by Adam Hartung | Aug 25, 2020 | Economy, Innovation, Leadership, Regulations, Strategy, Trends
In 2019, the California legislature passed Assembly Bill, AB5 “The Gig Economy Law.” It redefined “employee” in an effort to try and dramatically reduce “contract workers.” This law is intended to force people who work to become ”employees” (of someone), and thereby receive more rights. Simultaneously it forces those who pay for work to become “employers” covering additional costs forced onto them by the legal definition of an “employee”. In other words, AB5 attempts to set back the advancement of the Gig Economy 30+ years. Last week, that law was put on hold by a California court, and California citizens will vote in November on whether requirements of AB5 should remain, or be repealed.
Go back to 1900 and there were very few “employees.” Most people just worked. But the industrial economy boomed, and with it the need to put people into factories. Showing up on time, doing a job, was crucial to the industrial economy – whether you were making car parts or pushing invoices around. We’ve all seen pictures of assembly lines in factories making shirts or lawn mowers, and assembly lines of gray steel desks where people manually processed documentation. Being an “employee” meant showing up and was central to developing the industrial economy, where lots of cogs were needed for the machine to work.
There is one thing stronger than all the armies in the world, and that is an Idea whose time has come.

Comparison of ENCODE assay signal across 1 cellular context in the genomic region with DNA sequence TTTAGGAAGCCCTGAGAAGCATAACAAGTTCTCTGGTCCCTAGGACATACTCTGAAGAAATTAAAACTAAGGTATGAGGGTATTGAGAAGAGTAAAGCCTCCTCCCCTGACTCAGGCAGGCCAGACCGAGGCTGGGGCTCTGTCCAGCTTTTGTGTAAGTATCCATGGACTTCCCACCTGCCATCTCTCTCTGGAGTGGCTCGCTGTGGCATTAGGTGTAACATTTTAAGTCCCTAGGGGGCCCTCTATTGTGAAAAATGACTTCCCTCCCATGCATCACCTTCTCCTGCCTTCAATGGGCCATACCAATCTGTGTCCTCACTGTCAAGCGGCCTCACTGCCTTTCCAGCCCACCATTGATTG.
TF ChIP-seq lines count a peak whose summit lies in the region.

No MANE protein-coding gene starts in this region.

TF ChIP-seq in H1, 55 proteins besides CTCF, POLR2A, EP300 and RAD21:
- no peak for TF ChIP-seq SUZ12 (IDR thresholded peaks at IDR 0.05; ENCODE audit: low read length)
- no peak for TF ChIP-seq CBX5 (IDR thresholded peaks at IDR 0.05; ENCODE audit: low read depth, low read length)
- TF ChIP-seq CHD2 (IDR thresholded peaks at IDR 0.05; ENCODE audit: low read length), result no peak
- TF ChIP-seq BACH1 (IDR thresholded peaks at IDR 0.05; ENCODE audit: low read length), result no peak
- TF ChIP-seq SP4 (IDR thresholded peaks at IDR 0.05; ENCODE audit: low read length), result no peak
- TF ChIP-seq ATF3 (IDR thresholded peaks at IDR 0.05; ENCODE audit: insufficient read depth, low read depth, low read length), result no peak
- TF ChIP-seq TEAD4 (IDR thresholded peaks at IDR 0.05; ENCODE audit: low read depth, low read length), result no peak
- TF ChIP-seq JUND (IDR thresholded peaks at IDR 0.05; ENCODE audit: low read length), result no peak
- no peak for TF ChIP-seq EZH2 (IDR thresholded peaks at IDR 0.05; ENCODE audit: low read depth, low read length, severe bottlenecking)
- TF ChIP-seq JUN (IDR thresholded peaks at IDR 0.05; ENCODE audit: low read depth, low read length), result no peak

But we’re not in an industrial economy any more. Since 1990 we’ve been transforming into the information economy (or the knowledge economy, pick your preferred term.) Automation has replaced labor, with robots making trucks while computers process documents. People don’t stand in assembly lines – machines do. Work doesn’t happen with our hands, it happens with our brains – and machines do the manual labor. Managers don’t manage people, they manage processes. As a result, companies have been realizing they need a lot fewer people.
No longer can employers consider employees for life. Rather, companies need flexibility to adjust to the fast paced marketplace. Owning resources, including labor, can feel like dragging an anchor along with your business. Yes, people are needed people to do things. But every business leader knows that the brainpower needed today is probably not what was needed yesterday and not what will be needed tomorrow. Businesses need to access the knowledge workers they need quickly and shift their resources fast in order to meet changing market conditions- agility not stability. Relationships are transactional, not societal.
This is actually good for everyone. A hundred years ago studios controlled everything about movie making, including actor salaries. Many actors (i.e. Judy Garland & Mickey Rooney) made dozens of movies, yet had very little money. But that lock was broken, and it allowed actors to sell their services to the highest bidder – leading to today’s “star economy” where actors make what they can get producers to pay. There is a set scale to employment, but every actor is a free agent able to negotiate their terms of “employment” for each project.
Major league sports is the same. Where once club owners dictated pay, today players negotiate across teams for the best contracts. It allows for negotiating the best price for the best service in an open, flexible economy. If you’re good at playing, or coaching, you negotiate with the teams to get your best price for your services.